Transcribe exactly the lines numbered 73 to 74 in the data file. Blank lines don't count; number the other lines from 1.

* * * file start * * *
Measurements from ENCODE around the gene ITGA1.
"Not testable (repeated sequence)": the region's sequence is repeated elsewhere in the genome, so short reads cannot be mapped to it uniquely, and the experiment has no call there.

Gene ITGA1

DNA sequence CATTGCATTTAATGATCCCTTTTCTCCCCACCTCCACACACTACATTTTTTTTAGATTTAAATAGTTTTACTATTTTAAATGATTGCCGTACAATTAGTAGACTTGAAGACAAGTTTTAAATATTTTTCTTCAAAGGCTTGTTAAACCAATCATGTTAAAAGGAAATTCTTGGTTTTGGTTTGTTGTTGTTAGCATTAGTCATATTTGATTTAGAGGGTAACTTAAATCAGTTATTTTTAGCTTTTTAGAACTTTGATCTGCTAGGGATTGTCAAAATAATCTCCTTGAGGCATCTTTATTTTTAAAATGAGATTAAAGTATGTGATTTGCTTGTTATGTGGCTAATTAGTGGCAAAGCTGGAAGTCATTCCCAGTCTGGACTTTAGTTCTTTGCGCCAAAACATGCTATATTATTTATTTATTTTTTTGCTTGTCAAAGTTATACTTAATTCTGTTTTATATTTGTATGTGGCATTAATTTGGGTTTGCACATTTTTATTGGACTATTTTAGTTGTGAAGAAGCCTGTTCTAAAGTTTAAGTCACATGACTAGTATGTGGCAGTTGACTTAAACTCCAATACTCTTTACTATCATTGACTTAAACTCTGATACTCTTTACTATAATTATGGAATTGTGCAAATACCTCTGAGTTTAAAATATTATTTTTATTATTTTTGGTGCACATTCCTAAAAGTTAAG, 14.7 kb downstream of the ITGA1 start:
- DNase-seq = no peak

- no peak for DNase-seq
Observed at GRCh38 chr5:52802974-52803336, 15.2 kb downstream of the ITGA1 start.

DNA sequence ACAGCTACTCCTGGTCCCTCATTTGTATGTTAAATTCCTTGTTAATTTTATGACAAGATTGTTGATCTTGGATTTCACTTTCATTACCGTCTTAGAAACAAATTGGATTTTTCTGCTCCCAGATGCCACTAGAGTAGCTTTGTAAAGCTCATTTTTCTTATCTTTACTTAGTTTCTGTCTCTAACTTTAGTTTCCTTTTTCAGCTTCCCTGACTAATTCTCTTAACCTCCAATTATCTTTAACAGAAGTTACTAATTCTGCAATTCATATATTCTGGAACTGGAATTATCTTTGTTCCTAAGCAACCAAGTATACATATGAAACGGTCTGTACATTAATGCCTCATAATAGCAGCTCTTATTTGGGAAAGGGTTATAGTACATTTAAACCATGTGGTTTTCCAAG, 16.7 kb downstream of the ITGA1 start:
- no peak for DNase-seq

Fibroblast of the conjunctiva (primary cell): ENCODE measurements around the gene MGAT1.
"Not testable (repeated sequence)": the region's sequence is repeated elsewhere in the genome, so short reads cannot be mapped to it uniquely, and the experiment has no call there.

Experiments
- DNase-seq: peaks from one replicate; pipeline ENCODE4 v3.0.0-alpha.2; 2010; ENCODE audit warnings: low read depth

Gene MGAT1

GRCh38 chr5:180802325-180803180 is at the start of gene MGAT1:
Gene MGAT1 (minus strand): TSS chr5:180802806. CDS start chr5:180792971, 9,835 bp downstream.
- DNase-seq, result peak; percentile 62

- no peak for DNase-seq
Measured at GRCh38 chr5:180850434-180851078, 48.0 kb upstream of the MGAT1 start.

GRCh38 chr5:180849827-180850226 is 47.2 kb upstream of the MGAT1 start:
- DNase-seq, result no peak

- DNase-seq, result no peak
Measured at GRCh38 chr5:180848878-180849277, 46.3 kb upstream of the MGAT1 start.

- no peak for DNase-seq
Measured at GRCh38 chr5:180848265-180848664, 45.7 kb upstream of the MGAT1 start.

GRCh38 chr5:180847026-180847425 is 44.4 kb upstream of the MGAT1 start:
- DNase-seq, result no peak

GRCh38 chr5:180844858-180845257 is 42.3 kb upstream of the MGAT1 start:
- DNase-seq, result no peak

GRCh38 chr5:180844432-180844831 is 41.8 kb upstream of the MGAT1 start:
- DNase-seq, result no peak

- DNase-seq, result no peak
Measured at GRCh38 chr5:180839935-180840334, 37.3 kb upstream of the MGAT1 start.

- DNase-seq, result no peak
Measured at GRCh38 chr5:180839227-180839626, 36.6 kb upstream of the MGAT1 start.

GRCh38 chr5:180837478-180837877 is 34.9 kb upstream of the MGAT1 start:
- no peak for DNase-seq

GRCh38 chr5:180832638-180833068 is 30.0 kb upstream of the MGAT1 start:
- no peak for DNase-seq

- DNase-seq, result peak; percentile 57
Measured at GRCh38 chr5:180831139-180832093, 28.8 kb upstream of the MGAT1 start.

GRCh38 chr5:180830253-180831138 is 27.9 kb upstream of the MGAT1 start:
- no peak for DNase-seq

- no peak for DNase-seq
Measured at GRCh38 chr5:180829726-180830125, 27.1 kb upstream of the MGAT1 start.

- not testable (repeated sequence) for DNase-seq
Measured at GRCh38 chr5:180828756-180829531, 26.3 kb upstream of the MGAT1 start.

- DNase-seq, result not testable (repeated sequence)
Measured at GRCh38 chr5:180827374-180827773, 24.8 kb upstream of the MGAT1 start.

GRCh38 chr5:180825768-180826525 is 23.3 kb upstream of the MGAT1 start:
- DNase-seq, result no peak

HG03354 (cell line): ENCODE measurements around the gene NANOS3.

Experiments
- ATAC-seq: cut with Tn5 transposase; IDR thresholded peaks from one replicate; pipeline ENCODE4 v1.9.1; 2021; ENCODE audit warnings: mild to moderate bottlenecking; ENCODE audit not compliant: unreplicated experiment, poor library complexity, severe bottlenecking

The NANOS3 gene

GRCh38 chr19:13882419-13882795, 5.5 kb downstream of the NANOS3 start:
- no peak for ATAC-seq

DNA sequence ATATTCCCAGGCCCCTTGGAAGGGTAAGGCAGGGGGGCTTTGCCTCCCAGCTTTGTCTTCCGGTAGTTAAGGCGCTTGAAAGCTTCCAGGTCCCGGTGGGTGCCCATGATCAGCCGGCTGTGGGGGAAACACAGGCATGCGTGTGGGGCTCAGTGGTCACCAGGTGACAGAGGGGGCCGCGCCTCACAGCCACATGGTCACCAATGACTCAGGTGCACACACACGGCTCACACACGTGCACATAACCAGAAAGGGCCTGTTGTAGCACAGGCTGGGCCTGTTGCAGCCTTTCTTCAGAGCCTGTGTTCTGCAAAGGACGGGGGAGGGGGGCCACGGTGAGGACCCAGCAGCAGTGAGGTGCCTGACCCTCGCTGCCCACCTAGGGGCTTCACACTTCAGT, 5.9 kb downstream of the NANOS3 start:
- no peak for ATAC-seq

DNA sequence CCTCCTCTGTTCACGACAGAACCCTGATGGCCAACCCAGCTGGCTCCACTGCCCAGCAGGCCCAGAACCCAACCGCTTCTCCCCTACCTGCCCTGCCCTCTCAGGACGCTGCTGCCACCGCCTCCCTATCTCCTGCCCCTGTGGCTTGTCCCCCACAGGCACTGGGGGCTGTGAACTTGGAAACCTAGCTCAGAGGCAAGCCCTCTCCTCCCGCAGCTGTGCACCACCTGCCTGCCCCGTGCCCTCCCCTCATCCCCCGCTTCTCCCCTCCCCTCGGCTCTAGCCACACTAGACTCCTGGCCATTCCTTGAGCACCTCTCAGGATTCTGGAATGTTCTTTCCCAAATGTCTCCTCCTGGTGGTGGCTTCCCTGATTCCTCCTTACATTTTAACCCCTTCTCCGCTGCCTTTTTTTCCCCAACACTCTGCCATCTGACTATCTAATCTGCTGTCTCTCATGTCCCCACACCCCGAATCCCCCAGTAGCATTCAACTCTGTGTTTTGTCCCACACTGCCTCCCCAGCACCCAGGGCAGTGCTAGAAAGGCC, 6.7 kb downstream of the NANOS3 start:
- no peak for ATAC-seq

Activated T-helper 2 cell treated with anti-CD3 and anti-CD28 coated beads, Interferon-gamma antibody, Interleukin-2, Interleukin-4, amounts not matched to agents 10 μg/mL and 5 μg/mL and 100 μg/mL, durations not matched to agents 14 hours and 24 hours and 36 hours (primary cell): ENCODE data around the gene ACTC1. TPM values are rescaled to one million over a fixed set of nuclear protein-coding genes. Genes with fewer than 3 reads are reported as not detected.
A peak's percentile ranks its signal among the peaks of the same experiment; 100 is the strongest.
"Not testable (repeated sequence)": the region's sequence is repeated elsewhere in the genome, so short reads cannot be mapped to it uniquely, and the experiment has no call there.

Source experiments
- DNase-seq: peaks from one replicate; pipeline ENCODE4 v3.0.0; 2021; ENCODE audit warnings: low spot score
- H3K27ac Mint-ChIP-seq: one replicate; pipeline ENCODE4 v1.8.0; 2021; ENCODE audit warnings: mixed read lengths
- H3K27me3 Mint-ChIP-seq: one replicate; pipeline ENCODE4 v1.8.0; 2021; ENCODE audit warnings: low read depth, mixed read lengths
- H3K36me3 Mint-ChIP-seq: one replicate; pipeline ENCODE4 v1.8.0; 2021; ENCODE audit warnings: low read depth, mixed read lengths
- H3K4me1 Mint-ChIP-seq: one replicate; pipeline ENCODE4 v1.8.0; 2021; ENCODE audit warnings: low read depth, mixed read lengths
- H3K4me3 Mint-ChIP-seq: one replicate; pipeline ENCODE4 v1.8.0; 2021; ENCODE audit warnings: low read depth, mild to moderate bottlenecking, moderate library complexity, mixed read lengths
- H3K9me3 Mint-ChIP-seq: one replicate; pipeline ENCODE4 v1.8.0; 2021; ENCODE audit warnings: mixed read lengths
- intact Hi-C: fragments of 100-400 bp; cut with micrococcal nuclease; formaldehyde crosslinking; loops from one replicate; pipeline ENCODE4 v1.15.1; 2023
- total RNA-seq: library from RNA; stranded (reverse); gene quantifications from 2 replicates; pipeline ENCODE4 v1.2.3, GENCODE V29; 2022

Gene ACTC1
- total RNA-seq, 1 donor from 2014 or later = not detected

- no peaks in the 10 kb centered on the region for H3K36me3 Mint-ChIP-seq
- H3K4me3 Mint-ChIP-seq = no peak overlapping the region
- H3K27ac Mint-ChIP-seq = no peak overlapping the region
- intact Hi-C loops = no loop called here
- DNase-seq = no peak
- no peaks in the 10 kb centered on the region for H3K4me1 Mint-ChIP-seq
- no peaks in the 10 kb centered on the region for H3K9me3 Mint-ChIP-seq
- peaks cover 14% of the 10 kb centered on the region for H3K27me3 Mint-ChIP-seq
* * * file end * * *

- intact Hi-C: fragments of 100-400 bp; cut with micrococcal nuclease; formaldehyde crosslinking; loops from one replicate; pipeline ENCODE4 v1.15.1; 2023
- total RNA-seq: library from RNA; stranded (reverse); gene quantifications from 2 replicates; pipeline ENCODE4 v1.2.3, GENCODE V29; 2022